It’s been 40 years since Queen’s Roger Taylor released his first solo album, Fun In Space. That can’t help but mean his sixth and latest, Outsider — which comes out Oct. 1 — comes from a somewhat different vantage point.
“Y’know, it’s very hard to sit back and look at yourself in perspective — I find it very hard to judge me, I guess,” Taylor tells Billboard via Zoom from England. “Maybe I’m older, wiser. I actually think maybe I’m just growing up, that the whole atmosphere of the album is more adult than maybe what I’ve done before, maybe a little more sophisticated than before. And let’s face it — I am a lot older and maybe a little wiser, although I would hope some of it is nicely irresponsible and rock n’ roll.”
All of that is in evident on Outsider. The 12-song set is a direct result of the pandemic, born when Taylor and his wife were “locked away” by the seaside in Cornwall, a planned three-day visit turning into four months of quarantine. The situation spawned a song called, appropriately, “Isolation,” and before long Taylor was off and running, compiling material that he took back to his home studio in Surrey. He added a few older tracks such as “Absolutely Anything,” which he created for the 2015 romantic comedy of the same name, a new mix of his “Foreign Sand” collaboration with Yoshiki (a top 30 U.K. hit during 1994), and a cover of Shirley Ellis’ “The Clapping Song,” which was also recorded by the Belle Stars in 1982.
“It came in a nice sort of burst, just sort of self-sustaining a little bit of inspiration,” recalls Taylor, who produced and recorded Outsider with only a bit of help from friends — including KT Tunstall on the single “We’re All Just Trying to Get By.” “It just felt like a nice project.”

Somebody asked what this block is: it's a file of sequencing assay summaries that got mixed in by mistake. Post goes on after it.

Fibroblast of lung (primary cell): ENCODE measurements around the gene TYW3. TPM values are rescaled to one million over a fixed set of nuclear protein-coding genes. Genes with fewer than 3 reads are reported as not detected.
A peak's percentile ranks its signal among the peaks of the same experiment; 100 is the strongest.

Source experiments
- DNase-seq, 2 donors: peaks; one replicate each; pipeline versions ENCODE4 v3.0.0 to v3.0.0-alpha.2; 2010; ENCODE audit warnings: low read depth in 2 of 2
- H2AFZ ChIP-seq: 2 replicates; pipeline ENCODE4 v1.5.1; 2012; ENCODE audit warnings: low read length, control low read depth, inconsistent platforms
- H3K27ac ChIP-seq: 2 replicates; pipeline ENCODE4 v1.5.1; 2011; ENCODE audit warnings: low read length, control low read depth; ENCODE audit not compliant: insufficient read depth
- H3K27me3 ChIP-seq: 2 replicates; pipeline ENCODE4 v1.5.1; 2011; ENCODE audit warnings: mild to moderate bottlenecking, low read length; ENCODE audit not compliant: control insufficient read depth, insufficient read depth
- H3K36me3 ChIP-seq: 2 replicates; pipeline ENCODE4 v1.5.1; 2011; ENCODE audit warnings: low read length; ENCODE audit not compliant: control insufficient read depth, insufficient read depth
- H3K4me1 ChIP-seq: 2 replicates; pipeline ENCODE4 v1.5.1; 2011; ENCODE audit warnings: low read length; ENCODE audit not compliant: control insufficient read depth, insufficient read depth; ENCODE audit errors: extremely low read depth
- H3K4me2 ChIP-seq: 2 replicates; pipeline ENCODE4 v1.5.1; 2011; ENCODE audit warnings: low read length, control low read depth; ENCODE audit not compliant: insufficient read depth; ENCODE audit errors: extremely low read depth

Outsider has plenty of groove and mood as well, with an eclectic sweep from the ambient opener “Tides” to the stomping “More Kicks” and the funky rock of the social commentary “Gangsters Are Running This World — Purple Version,” a companion piece to the more melodic, New Wave flavor of its sibling track. “Journey’s End,” which Taylor released four years ago, ends Outsider on a long, reflective note with some tasty guitar touches.
“The last 20 years or so I’ve really just been writing for me because, you know, Queen hasn’t released anything new,” notes Taylor, who begins a 14-date U.K. tour on Oct. 2. “Before, I might write something and say, ‘Oh, that would work well with Queen,’ but of course I was always working with Freddie Mercury’s voice in mind, so it would be different. Now it’s just me.”
Taylor did confirm a desire to perhaps record some Queen music with Adam Lambert someday — the troupe even tried to record something in Nashville at one point, which remains unfinished. “I hope someday we do finish it, because I think it was very promising,” Taylor says. Additional recording, he adds, “is a whole big project. That does involve a lot of things. We have to write the right material. It has to be good. I think at some point it would make sense to do it, but it’s not in the diary now.”
As for the prospect of a sequel to the hit 2018 film Bohemian Rhapsody, which guitarist Brian May proffered earlier this year, Taylor is circumspect. “Right now there isn’t one,” he says. “I think when we did the movie, we felt like, ‘Well, that went really well. Let’s leave it there.’ There is a huge appetite for some kind of sequel, but I haven’t seen a screenplay yet that is workable. The movie only went up to the Live Aid concert in 1985, so there’s obviously a lot more to the story. I think it might be stupid to rule out a sequel…if something comes up, and it’s a proper thing, not just a cash-in, not Volume Two. But I wouldn’t rule it out at all.”
With touring in drydock — the 2021 European leg of its Rhapsody World Tour has been moved to 2022 — Queen has been spending the year celebrating the 50th anniversary of its foundation, primarily via weekly episodes of Queen The Greatest on YouTube, each one touching on a key moment in the group’s career. “Brian and I were trying desperately to keep it quiet, and this hasn’t been too successful,” Taylor quips. “You don’t really want people to know how long you’ve been going and how old you are, but as they obviously know… it’s great. Who would have thought that all these years later we’d still be playing together and we’d still have an audience. And we were very delighted on the last tours to see an enormous amount of very young people in the audience, which is great. It’s incredible. It’s been a wonderful trip. What a ride. I have nothing to complain about.”